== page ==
the Performance Network has post-
poned the date of its seventh show

of the 2008-2009 season. The show
will be the opener for the 2009-
2010 season instead.
"There are a number of differ-
ent ways across the board that
we've cut budgets and done all the
cost saving that we can do without
making major compromises to the
structure of the organization," she
said.
But it hasn't been enough.
Milarch said to raise the $40,000 by
next Wednesday, the Performance
Network has launched a grassroots
See THEATER, Page 7

STUDENT ENTREPRENEURS
B-School project competes for $25K

MRun set for cross-state fundraiser

Website project to
give small bands
more exposure
By DAVID TAYLOR
For the Daily
The Ross School of Business
likes to bill its classes as "action-
based learning," in which students
can grapple with real-world busi-
ness quandaries. And for Andrew

Charnik and Jeffrey Richman,
such was the case when they were
asked to create their own business
venture.
The result for the two Ross
School of Business graduate stu-
dents is "Relive" - a business
plan that melds the atmosphere of
live, small-scale concerts with the
struggles of up-and-coming artists
in an online community.
The idea afforded them the
chance to compete for $25,000
to make the business a reality.

Their team was chosen out of
160 teams as a semi-finalist in
the New Venture Championship
competition, which started yes-
terday and will continue through
the weekend.
The competition - which is
in its 17th year - is hosted by the
University of Oregon's Lundquist
Center for Entrepreneurship. It
pits student entrepreneurs against
one another for the chance to win
prize money.
See BUSINESS, Page 7

HOPPING AROUND THE GLOBE

Members of campus
running group hope
to cover 178 miles in
less than 24 hours
By VERONICA MENALDI
Daily StaffReporter
While many students will be
sound asleep at sunrise tomorrow
morning, around 30 University
students will be wide awake, clad
in running shoes, spandex and
maize T-shirts, preparing to run
across the state of Michigan.
The 2009 Race Across Michi-
gan is sponsored by MRun, a
student running club at the Uni-
versity. The event is the first of its
kind at the University, and MRun
members are hoping to make it an
annual event.
The students will be running in
pairs, and each pair will run five
to 10 miles. The group members
hope to complete 178 miles from

ARIEL BOND/Daily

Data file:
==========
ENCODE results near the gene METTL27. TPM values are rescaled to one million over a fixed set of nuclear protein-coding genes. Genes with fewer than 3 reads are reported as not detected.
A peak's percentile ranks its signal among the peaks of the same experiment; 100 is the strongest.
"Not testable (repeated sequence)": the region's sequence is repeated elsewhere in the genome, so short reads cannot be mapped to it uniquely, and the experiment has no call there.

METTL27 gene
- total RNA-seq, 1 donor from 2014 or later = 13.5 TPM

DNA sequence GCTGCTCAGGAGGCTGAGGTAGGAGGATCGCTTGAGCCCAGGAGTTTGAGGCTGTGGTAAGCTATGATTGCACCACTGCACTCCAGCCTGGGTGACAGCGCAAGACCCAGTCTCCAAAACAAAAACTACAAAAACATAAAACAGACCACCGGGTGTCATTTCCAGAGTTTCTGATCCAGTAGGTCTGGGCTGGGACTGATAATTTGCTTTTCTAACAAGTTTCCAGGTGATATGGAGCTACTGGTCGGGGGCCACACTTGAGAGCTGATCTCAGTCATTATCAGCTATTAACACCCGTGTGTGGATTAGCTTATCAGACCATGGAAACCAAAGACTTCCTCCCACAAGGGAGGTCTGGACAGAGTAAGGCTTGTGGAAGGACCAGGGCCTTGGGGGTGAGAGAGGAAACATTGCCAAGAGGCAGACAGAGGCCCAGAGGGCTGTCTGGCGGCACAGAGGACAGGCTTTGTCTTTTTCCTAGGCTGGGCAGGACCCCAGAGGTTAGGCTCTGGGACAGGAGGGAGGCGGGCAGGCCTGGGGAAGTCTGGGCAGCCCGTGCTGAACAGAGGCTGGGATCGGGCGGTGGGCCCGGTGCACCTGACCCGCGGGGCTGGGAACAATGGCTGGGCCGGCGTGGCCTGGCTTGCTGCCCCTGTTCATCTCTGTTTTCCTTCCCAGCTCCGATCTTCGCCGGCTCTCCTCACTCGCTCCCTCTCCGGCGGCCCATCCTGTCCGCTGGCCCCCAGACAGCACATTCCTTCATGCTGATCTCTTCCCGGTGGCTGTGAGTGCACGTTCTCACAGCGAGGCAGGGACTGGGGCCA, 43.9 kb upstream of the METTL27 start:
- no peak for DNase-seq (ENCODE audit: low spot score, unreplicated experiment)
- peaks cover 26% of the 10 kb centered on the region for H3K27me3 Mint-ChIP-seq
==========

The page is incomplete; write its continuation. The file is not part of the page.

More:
MRun members run across the bridge near the CCRB yesterday during practice.

Detroit to South Haven in less
than 24 hours. The goal of the race
is to raise money for the Girls on
the Run of Michigan, an organiza-
tion that promotes a healthy life-
style for young girls.
MRun has already raised $1,150
for the organization through cor-
porate sponsors, individual fund-
raising and online donations on
the team's website.
Elliott Manzon, founder and
director of the race, said each and
every penny the group raises helps
more girls to participate in the
Girls on the Run program.
Sarah Brewer, co-director of
the race, who was also a coach for
GOTR last year, said she's excited
to raise money for such a great
cause.
"I saw firsthand how donations
were being used to sponsor girls

who could not afford the program
fee and how much this after-
school program meant to them,"
she said.
David Metler, president of
MRun, said the idea for the race
started as a joke when he suggest-
ed the group run across the coun-
try. Instead, the group came up
with the more feasible alternative
of running across the state.
The race will make the group
the first to run across the state of
Michigan, Brewer said.
Participants are divided into
five vans depending on how long
they want to participate, Brewer
said. She added that throughout
the race, they plan to blog and post
pictures on www.raceacrossmi.
com.
Manzon said he's excited to
See RUNNING, Page 7

Business senior Jon Marks samples international beers at the Hop Head Beer Tasting last night at the Ann Arbor Brewing Company.

WEATHER HI :51
TOMORROW La: 29